A mass-shooting in Annapolis, Maryland, at the Capital Gazette yesterday killed five journalists, making it the most deadly domestic attack on the press since 9/11. Local police say a suspect in custody, Jarrod Ramos, appears to have acted alone and been motivated by retribution for a failed defamation lawsuit against the paper. As accounts of the shooting and its aftermath arrived, one detail stood out: The suspect was uncooperative after apprehension, and the county police used facial-recognition technology to identify him.
Some would celebrate the use any available technology to name an unidentified and uncooperative suspect caught in the act of a mass shooting, especially before the incident is clearly contained. But recently, complex surveillance technologies, like a service that Amazon pitched to law enforcement, have come under scrutiny. In addition, the mass-market success of DNA-collection data have made that technology’s surveillance power potential clear. This spring, the suspected Golden State Killer was arrested thanks to DNA matched to Joseph James DeAngelo on the genealogy website GEDmatch.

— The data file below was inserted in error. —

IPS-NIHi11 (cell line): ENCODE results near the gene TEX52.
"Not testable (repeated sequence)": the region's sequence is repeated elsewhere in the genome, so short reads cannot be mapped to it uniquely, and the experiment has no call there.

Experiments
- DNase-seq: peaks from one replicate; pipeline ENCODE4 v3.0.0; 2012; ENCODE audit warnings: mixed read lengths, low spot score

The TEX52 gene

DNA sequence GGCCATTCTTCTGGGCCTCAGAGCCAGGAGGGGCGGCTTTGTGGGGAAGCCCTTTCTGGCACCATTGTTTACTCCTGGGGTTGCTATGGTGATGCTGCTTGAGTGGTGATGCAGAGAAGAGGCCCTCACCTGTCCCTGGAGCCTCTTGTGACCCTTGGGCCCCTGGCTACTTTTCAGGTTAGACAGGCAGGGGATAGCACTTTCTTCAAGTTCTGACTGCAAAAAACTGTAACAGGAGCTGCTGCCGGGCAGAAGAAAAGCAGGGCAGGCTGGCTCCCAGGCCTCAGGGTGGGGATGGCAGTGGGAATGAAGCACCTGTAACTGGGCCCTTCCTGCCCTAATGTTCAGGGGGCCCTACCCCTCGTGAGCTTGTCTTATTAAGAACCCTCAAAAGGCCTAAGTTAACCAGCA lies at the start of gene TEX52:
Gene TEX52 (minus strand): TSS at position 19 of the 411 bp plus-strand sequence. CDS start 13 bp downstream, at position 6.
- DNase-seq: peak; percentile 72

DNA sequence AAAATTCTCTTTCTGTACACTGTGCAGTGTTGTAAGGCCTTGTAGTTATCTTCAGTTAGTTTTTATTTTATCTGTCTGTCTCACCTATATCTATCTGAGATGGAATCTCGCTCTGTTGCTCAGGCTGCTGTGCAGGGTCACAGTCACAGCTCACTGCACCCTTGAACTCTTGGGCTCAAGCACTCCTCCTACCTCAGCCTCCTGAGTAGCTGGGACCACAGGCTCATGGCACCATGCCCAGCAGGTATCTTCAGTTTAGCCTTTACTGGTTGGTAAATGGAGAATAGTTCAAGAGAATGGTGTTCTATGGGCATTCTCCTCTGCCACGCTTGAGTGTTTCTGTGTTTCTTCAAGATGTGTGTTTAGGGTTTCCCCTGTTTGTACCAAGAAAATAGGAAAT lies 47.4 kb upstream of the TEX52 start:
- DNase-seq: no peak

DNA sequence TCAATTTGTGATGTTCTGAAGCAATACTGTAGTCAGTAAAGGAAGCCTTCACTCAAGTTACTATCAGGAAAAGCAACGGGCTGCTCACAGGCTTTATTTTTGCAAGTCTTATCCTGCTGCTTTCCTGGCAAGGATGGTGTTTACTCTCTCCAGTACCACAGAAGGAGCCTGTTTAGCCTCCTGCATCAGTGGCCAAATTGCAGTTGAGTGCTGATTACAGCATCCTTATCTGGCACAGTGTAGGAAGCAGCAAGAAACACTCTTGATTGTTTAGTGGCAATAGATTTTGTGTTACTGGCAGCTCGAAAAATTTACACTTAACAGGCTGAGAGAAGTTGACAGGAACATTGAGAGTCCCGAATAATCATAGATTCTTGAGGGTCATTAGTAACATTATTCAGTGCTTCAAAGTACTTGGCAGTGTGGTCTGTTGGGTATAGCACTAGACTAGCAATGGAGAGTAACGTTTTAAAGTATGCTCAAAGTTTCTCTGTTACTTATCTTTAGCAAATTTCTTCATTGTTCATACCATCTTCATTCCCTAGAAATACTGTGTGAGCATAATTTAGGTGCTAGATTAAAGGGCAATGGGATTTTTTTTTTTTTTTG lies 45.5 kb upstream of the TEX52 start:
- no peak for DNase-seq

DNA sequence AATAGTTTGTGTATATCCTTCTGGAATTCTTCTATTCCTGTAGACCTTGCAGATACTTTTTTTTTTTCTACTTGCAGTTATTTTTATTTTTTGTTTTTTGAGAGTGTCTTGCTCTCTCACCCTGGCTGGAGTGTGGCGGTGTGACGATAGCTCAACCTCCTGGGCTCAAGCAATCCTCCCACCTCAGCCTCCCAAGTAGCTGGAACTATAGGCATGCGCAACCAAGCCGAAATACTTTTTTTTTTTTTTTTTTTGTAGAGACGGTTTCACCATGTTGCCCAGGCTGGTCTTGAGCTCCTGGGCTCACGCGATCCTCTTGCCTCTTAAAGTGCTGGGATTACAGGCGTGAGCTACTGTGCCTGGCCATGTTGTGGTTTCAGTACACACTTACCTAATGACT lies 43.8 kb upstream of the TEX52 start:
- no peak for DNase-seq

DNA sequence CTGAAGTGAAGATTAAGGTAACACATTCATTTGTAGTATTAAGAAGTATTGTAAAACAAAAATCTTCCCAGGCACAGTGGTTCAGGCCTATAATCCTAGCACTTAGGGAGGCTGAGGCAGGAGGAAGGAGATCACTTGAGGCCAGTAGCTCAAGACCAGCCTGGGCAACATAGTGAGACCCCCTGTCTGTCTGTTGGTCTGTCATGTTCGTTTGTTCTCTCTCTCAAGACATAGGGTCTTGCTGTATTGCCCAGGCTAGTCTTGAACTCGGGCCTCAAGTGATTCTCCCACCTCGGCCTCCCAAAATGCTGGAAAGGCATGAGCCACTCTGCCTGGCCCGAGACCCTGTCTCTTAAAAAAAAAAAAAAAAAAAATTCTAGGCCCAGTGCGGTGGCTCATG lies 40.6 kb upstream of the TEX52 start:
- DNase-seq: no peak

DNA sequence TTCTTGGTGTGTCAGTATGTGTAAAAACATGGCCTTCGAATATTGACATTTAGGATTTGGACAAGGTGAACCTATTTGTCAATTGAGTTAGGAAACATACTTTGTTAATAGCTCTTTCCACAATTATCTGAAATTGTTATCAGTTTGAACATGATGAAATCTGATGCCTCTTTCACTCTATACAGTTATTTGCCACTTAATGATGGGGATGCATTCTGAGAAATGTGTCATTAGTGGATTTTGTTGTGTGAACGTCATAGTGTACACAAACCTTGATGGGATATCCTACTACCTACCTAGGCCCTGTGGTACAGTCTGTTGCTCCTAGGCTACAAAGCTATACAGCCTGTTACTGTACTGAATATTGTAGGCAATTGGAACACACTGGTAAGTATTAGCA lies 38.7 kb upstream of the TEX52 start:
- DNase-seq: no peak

But the Anne Arundel County police department, which apprehended the Capital Gazette shooter, used a more mundane method for identifying the suspect: They matched an image of his face against a state database of driver’s-license and mugshot photos. Those systems have been around for years, but citizens might not even know they exist. Just as the Golden State Killer made ordinary citizens wonder what they don’t know about how DNA might identify them in unexpected ways, so the Annapolis shooting highlights an even more ordinary technology, the driver’s license, as an unexpected tool for mass-surveillance.